As expected, the Fed did not raise interest rates today. In fact, via the Fed statement and the subsequent press conference by Janet Yellen one would conclude that the path to higher interest rates has once again been altered. Lower for longer would seem to be the theme of the day. Because of “international uncertainties” including the upcoming Brexit vote, and because of a weakening domestic labor market, the likelihood of the Fed moving rates higher anytime soon seems to have been dashed. The simple fact is that all the accommodation that central banks around the world have supplied has had very little, if any effect at all, on economies around the world, and now these same central banks are caught between a rock and a hard place. If all this stimulation hasn’t worked, now what?
As for today’s market response, well there really wasn’t much of one. Stocks were up a little before the Fed statement and stock ended up a little lower after the Fed statement. Bonds didn’t change a lot either. For the day, the Dow Jones Industrial Average was down 34 points to close at 17,640. The S&P 500 was down 3 points to finish the day at 2071. Gold was up $7 to trade at $1,296 per ounce, while oil was down $.80 to trade at $47.69 per barrel WTI.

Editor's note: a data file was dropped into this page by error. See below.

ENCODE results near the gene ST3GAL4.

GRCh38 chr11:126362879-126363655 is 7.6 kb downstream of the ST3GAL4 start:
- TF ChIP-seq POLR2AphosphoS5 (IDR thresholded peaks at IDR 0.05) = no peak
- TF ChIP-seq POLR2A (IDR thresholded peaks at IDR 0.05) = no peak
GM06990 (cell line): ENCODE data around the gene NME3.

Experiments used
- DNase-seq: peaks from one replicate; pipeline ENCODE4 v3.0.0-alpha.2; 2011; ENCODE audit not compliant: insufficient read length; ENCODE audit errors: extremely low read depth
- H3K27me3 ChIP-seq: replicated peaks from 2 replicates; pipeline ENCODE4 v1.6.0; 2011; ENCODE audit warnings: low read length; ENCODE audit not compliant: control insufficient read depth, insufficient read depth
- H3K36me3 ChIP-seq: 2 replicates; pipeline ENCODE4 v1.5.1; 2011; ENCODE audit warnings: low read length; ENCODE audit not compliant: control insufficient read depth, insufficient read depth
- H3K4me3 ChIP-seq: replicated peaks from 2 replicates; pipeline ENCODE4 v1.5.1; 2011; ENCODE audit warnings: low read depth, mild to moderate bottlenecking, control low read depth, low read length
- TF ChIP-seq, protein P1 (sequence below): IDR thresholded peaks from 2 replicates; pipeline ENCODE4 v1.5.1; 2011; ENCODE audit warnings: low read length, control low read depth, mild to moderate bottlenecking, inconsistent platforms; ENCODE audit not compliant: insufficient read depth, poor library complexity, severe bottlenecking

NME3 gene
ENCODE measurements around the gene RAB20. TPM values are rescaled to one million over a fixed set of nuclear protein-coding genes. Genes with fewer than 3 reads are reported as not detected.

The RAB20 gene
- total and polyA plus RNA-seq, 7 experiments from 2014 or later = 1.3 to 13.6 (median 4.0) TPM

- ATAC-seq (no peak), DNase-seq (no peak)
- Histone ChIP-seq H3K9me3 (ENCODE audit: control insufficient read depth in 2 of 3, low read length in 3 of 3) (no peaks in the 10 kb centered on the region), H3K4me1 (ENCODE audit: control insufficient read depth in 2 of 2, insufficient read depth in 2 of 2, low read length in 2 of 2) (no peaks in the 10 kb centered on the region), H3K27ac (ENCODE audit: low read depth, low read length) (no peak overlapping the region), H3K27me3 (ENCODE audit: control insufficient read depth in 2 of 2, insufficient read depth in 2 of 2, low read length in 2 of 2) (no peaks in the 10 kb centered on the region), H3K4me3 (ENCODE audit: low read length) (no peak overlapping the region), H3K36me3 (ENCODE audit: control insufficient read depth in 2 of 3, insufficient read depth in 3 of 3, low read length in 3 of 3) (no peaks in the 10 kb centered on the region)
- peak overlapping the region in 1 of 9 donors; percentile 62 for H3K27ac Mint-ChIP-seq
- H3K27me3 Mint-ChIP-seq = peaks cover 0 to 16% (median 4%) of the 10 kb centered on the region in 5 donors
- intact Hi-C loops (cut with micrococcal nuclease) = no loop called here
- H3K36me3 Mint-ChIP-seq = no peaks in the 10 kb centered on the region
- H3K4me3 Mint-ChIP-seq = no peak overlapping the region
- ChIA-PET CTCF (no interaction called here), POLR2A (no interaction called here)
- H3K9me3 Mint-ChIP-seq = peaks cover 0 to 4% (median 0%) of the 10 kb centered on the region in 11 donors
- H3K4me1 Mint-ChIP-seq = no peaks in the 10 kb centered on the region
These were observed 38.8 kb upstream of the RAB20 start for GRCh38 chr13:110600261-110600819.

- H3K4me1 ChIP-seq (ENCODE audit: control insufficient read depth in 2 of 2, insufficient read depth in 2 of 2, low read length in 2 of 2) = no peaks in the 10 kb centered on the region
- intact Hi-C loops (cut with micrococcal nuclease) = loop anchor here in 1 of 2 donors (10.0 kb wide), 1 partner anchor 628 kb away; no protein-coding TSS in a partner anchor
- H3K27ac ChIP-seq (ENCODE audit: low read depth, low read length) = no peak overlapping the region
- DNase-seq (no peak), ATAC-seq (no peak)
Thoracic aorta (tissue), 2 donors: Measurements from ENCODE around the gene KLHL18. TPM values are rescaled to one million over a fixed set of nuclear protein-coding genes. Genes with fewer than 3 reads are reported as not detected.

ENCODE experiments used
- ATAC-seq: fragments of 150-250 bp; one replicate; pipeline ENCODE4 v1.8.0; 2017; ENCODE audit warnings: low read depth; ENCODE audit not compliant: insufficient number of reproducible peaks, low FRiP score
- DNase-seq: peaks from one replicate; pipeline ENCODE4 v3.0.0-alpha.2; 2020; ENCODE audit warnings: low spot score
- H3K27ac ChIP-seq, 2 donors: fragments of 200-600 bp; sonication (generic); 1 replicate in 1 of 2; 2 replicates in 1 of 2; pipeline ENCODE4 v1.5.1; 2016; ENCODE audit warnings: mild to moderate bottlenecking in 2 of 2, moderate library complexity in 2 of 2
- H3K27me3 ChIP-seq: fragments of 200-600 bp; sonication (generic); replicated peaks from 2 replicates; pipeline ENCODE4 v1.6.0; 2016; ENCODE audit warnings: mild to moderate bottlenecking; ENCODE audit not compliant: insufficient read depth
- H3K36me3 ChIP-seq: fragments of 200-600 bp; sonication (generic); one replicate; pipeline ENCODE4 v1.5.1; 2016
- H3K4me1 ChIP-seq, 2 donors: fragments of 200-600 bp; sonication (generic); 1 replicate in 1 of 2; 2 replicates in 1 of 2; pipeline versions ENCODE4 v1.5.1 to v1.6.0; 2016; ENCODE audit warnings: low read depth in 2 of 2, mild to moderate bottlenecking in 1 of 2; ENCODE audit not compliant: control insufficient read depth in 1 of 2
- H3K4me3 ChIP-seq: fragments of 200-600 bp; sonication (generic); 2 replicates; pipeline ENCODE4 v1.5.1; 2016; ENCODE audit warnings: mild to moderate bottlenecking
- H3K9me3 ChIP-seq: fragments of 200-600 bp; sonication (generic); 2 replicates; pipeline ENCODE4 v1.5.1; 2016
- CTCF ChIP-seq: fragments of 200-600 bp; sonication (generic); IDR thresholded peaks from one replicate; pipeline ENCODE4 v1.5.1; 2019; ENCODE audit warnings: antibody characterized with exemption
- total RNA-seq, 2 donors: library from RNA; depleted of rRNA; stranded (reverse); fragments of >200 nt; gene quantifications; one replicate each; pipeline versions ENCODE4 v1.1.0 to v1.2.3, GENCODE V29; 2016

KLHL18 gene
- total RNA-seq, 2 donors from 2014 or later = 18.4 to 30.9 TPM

For investors/savers it is difficult to look at today’s interest rate environment and think that it will be any different six to twelve months from now. The conditions that have caused interest rates to be so low have seemed to worsen once again, and given the level of rates around the globe, our 10 year Note with a yield of 1.59% seems like a bargain. Again, what does this mean for retirees and those hoping to derive a steady stream of income from savings? Rates have been zero for almost seven years. What if they are zero for another seven years?
Have a nice evening everyone.